Main Menu
Human Trafficking

Prevalence, Abuse & Exploitation of Street Children

In the first decade of the 21st Century                                                 

Kingdom of Norway

The Norwegian economy is a prosperous bastion of welfare capitalism, featuring a combination of free market activity and government intervention. The government controls key areas, such as the vital petroleum sector, through large-scale state enterprises. The country is richly endowed with natural resources - petroleum, hydropower, fish, forests, and minerals - and is highly dependent on the petroleum sector, which accounts for nearly half of exports and over 30% of state revenue.  [The World Factbook, U.S.C.I.A. 2009]

Description: Norway

CAUTION:  The following links and accompanying text have been culled from the web to illuminate the situation in Norway.  Some of these links may lead to websites that present allegations that are unsubstantiated or even false.  No attempt has been made to validate their authenticity or to verify their content.



If you are looking for material to use in a term-paper, you are advised to scan the postings on this page and others to see which aspect(s) of street life are of particular interest to you.  You might be interested in exploring how children got there, how they survive, and how some manage to leave the street.  Perhaps your paper could focus on how some street children abuse the public and how they are abused by the public … and how they abuse each other.  Would you like to write about market children? homeless children?  Sexual and labor exploitation? begging? violence? addiction? hunger? neglect? etc.  There is a lot to the subject of Street Children.  Scan other countries as well as this one.  Draw comparisons between activity in adjacent countries and/or regions.  Meanwhile, check out some of the Term-Paper resources that are available on-line.


Check out some of the Resources for Teachers attached to this website.


Finding Jewels In The Gutter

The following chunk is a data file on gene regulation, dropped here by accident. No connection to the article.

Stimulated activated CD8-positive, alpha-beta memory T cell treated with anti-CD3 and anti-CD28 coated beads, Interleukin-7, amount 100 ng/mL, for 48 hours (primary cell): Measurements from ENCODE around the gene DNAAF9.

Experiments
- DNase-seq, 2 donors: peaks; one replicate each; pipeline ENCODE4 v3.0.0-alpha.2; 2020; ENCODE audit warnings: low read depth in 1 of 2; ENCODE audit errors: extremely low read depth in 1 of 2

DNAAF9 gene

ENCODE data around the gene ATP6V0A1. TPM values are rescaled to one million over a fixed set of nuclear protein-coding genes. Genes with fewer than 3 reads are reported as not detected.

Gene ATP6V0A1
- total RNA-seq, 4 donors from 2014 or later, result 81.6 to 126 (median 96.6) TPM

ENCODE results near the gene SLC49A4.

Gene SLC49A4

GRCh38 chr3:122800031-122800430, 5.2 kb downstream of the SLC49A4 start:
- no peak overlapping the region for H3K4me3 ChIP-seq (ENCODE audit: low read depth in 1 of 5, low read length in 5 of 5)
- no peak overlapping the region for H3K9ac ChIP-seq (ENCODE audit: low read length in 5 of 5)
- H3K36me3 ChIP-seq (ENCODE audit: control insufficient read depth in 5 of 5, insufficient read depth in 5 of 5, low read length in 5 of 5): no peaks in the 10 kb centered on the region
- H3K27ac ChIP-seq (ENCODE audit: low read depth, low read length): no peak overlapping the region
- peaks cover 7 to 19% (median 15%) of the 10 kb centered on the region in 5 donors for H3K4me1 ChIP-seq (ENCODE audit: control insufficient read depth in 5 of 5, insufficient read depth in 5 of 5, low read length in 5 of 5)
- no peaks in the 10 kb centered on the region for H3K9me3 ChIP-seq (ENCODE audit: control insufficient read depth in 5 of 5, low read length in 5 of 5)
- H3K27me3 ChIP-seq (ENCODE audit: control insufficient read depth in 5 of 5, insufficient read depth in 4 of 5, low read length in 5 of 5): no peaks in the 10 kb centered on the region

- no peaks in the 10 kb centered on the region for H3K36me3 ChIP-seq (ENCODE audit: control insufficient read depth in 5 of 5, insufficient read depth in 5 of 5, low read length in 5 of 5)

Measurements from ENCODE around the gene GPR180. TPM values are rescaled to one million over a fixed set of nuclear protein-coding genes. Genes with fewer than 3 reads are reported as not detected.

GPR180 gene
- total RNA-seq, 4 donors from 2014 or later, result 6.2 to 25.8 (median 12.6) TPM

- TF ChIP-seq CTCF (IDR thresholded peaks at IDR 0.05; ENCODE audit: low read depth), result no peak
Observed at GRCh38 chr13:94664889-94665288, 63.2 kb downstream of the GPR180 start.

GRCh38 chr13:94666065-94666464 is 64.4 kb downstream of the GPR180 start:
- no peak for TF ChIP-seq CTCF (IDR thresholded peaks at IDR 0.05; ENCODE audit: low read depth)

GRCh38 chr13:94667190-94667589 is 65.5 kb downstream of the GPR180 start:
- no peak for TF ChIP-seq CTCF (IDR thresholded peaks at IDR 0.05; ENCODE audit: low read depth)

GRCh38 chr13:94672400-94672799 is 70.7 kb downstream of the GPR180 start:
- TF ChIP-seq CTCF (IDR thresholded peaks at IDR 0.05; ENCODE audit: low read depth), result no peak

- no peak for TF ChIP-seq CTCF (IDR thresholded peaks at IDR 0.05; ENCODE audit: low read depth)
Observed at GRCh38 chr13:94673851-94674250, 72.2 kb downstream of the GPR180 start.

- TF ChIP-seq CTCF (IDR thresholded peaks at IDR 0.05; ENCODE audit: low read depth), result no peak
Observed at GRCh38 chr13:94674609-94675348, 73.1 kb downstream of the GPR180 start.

Ana Swierstra Bie, Share International, April 1999

[accessed 29 June 2011]

ARNE SKARPSNO AND HIS WIFE, GERD, HAVE SPENT ELEVEN YEARS MAKING MEALS AND DISTRIBUTING THEM TO THOSE LIVING ON THE STREETS OF OSLO, NORWAY - AND HAVE  FOUND A SOURCE OF LOVE LIKE NO OTHER - Eleven years ago pensioner Arne Skarpsno discovered that while institutions were closed for the summer many drug addicts, glue-sniffers, prostitutes, alcoholics and other homeless people were actually starving on the streets of Oslo. The impulse to do something was strong. Other people went off on holiday, but Arne and his wife Gerd put their camping table and lots of home-made sandwiches in the car and drove to a place in the city where addicts usually hang out.


*** ARCHIVES ***

Human Rights Reports » 2005 Country Reports on Human Rights Practices

U.S. Dept of State Bureau of Democracy, Human Rights, and Labor, March 8, 2006

[accessed 10 February 2020]

CHILDREN - The government was strongly committed to children's rights and welfare; it amply funded systems of education and medical care.

The government provides free education for children through the postsecondary level. Education is compulsory for 10 years, or through the tenth grade; most children stay in school at least until the age of 18. The UN Children's Fund (UNICEF) reported a school attendance rate of 100 percent in 2004.

Homelessness in Norway

Ana Swierstra Bie, Share International, April 1999

[accessed 29 June 2011]

A REPORT ON INCREASING HOMELESSNESS IN NORWAY, CAUSES AND ATTEMPTS TO STEM THE TIDE AGAINST ENTRENCHED SOCIAL/POLITICAL INDIFFERENCE - About 61 per cent of the homeless are drug or alcohol addicts while 21 per cent have a mental illness which needs treatment. Like the trend in many other countries, psychiatric services have seen their capacity to cope greatly reduced in the last 10-15 years. Again, as in many countries, the voluntary sector and charities are picking up the pieces that governmental welfare services cannot deal with.

Child Poverty in Rich Countries, 2005 [PDF]

United Nations Children's Fund UNICEF Innocenti Research Centre, Florence, 2005 -- Innocenti Report Card No.6

[accessed 29 June 2011]

[accessed 26 December 2016]

[page 4]  KEY FINDINGS  - At the top of the child poverty league are Denmark and Finland with child poverty rates of less than 3 per cent. At the bottom are the United States and Mexico, with child poverty rates of more than 20 per cent (Figure 1).

Over the latest ten-year period for which comparable data are available, the proportion of children living in poverty has risen in 17 out of 24 OECD countries (Figure 2).

Norway is the only OECD country where child poverty can be described as ‘very low and continuing to fall’.

Higher government spending on family and social benefits is clearly associated with lower child poverty rates.

All material used herein reproduced under the fair use exception of 17 USC § 107 for noncommercial, nonprofit, and educational use.  PLEASE RESPECT COPYRIGHTS OF COMPONENT ARTICLES.  Cite this webpage as: Patt, Prof. Martin, "Street Children - Norway",, [accessed <date>]